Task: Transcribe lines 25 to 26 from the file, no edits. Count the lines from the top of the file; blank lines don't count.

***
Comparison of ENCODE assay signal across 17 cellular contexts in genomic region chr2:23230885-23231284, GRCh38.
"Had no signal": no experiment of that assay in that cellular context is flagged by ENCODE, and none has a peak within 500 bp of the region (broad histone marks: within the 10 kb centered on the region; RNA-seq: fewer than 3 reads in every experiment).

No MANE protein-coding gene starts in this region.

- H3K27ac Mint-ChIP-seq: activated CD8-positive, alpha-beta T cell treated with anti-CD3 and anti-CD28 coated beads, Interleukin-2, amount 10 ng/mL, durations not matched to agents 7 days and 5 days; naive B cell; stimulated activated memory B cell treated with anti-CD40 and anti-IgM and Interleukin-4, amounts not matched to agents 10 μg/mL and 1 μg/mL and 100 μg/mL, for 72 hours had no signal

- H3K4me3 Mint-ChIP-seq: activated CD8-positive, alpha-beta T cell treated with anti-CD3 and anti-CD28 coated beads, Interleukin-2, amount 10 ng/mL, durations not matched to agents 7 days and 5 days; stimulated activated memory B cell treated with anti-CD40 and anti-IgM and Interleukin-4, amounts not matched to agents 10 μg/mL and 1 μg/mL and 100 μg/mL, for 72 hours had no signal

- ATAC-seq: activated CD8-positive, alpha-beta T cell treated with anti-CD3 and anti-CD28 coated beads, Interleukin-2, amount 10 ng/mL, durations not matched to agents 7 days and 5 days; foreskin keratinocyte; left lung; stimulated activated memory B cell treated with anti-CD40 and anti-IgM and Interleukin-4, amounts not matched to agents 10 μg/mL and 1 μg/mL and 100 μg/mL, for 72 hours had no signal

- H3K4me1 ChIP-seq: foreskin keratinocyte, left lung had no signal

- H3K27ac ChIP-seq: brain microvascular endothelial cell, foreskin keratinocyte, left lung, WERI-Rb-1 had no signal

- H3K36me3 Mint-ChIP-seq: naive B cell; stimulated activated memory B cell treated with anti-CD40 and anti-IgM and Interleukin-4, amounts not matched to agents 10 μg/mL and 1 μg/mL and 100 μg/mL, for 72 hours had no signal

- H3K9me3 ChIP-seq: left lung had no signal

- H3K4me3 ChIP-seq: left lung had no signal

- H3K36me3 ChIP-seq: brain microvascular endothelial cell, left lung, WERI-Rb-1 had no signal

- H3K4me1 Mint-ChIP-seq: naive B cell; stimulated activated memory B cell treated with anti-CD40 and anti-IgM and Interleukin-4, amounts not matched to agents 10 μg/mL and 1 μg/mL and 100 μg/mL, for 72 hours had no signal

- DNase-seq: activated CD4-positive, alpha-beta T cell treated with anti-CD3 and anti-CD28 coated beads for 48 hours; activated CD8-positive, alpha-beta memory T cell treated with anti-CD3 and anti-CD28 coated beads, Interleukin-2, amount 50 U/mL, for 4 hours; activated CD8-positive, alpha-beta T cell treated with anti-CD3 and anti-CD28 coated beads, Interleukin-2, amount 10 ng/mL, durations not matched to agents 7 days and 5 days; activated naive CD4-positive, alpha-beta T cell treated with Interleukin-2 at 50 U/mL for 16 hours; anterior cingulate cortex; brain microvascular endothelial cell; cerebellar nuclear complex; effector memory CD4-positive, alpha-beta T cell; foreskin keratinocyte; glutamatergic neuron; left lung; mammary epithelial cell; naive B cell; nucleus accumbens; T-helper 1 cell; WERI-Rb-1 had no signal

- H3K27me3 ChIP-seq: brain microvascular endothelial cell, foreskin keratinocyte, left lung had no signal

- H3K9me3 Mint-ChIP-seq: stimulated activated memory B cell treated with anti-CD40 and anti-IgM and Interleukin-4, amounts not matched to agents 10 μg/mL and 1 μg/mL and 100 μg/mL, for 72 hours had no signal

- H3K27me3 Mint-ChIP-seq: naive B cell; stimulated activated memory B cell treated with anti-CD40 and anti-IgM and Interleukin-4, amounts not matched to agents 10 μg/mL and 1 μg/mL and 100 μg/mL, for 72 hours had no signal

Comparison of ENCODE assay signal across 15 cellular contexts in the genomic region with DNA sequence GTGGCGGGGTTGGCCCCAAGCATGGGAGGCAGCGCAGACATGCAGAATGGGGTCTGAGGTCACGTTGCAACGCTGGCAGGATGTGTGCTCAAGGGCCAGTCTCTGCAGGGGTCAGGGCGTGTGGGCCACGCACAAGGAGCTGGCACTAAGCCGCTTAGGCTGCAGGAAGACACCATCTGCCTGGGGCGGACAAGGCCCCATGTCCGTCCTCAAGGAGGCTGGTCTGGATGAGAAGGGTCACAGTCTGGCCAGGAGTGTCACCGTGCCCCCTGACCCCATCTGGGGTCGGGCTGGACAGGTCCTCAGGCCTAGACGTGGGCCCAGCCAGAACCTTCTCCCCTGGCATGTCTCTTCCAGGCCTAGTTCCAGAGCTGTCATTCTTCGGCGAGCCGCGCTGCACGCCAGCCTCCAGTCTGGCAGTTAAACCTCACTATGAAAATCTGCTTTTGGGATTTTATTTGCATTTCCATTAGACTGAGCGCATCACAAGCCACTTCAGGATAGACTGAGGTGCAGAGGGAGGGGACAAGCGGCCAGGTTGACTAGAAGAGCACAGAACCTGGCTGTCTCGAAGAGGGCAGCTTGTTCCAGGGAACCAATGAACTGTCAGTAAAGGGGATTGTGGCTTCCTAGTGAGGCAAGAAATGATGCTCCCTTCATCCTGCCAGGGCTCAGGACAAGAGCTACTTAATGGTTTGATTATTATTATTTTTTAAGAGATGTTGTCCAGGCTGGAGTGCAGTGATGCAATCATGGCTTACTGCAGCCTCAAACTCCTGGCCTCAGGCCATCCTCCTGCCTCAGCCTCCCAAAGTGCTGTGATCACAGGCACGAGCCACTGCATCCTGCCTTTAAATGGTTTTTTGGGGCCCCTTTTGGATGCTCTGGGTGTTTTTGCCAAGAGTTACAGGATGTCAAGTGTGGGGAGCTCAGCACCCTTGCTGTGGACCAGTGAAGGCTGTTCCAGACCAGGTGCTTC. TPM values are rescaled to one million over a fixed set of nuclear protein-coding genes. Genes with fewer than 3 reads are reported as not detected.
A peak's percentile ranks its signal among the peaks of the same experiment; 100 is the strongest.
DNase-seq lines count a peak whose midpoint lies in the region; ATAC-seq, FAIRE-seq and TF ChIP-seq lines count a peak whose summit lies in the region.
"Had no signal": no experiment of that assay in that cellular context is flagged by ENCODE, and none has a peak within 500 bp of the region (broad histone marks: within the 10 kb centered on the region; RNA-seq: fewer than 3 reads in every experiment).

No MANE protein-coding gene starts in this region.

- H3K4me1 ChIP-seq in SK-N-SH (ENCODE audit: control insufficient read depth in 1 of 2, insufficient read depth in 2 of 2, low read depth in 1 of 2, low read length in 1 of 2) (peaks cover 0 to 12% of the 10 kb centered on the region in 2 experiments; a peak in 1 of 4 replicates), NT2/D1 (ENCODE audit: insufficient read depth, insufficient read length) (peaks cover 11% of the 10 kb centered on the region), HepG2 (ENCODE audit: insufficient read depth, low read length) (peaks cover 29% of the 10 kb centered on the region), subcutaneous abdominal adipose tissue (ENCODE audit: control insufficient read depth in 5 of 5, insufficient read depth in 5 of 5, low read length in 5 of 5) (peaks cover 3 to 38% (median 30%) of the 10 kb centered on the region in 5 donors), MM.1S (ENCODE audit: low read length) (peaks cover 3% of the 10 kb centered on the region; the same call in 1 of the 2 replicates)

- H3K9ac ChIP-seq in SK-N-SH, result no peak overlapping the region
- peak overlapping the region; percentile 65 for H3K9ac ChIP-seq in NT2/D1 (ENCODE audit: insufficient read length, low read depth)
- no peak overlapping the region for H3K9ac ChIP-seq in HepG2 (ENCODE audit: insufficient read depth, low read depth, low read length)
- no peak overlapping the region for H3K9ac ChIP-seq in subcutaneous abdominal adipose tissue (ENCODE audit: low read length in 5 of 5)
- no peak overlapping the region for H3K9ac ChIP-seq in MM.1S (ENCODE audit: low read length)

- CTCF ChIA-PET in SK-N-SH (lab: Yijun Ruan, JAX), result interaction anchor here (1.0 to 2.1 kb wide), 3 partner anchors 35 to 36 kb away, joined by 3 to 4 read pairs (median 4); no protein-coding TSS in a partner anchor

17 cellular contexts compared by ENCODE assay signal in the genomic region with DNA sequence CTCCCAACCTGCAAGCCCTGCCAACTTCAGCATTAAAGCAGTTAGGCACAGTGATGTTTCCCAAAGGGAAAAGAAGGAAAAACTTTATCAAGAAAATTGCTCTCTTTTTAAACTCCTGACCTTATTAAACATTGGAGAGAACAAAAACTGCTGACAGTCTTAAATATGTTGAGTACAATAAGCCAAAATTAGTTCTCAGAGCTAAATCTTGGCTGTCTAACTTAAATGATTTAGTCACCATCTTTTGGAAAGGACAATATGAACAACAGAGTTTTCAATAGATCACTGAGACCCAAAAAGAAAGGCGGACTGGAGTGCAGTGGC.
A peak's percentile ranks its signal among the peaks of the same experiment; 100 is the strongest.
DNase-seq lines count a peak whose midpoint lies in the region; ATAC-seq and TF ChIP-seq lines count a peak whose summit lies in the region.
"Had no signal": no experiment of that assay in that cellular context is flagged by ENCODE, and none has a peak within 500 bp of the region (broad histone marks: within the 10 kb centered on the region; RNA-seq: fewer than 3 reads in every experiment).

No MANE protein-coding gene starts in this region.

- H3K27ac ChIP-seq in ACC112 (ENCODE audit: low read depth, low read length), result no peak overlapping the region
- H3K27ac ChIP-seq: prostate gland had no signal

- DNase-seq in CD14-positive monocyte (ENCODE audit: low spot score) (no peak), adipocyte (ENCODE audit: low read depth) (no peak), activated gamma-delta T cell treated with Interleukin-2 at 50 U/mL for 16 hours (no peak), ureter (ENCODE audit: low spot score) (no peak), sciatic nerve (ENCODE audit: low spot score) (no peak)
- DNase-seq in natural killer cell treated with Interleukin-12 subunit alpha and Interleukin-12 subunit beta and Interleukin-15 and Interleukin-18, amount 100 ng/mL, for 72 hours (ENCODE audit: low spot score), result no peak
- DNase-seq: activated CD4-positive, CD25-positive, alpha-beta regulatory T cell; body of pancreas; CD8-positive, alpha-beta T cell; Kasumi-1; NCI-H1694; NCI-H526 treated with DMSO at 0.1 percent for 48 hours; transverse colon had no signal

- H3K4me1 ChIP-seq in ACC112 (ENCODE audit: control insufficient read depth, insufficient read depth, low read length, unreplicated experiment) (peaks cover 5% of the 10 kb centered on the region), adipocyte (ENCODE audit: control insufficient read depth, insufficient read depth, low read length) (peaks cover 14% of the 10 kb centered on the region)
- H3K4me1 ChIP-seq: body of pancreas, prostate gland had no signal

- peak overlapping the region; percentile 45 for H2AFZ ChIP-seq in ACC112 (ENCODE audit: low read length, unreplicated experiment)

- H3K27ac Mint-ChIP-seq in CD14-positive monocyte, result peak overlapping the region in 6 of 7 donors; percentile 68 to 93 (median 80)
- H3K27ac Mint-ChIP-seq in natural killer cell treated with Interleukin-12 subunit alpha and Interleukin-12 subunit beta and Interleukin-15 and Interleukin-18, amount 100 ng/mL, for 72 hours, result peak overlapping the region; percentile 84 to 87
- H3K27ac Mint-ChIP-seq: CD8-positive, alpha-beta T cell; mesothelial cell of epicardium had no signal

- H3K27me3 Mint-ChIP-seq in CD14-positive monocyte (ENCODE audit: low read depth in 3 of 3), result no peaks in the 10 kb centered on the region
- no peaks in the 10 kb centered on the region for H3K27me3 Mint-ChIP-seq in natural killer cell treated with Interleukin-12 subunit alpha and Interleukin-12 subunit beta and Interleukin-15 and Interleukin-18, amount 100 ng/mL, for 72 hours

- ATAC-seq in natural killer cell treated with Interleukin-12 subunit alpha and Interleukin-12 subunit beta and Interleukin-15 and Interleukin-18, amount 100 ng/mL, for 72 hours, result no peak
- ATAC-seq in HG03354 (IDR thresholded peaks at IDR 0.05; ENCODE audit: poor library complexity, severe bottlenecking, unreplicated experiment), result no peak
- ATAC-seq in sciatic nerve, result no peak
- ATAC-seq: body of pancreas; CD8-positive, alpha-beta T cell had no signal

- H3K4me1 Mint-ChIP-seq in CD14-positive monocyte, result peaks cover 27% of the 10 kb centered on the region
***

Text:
- peak overlapping the region; percentile 65 for H3K9ac ChIP-seq in NT2/D1 (ENCODE audit: insufficient read length, low read depth)
- no peak overlapping the region for H3K9ac ChIP-seq in HepG2 (ENCODE audit: insufficient read depth, low read depth, low read length)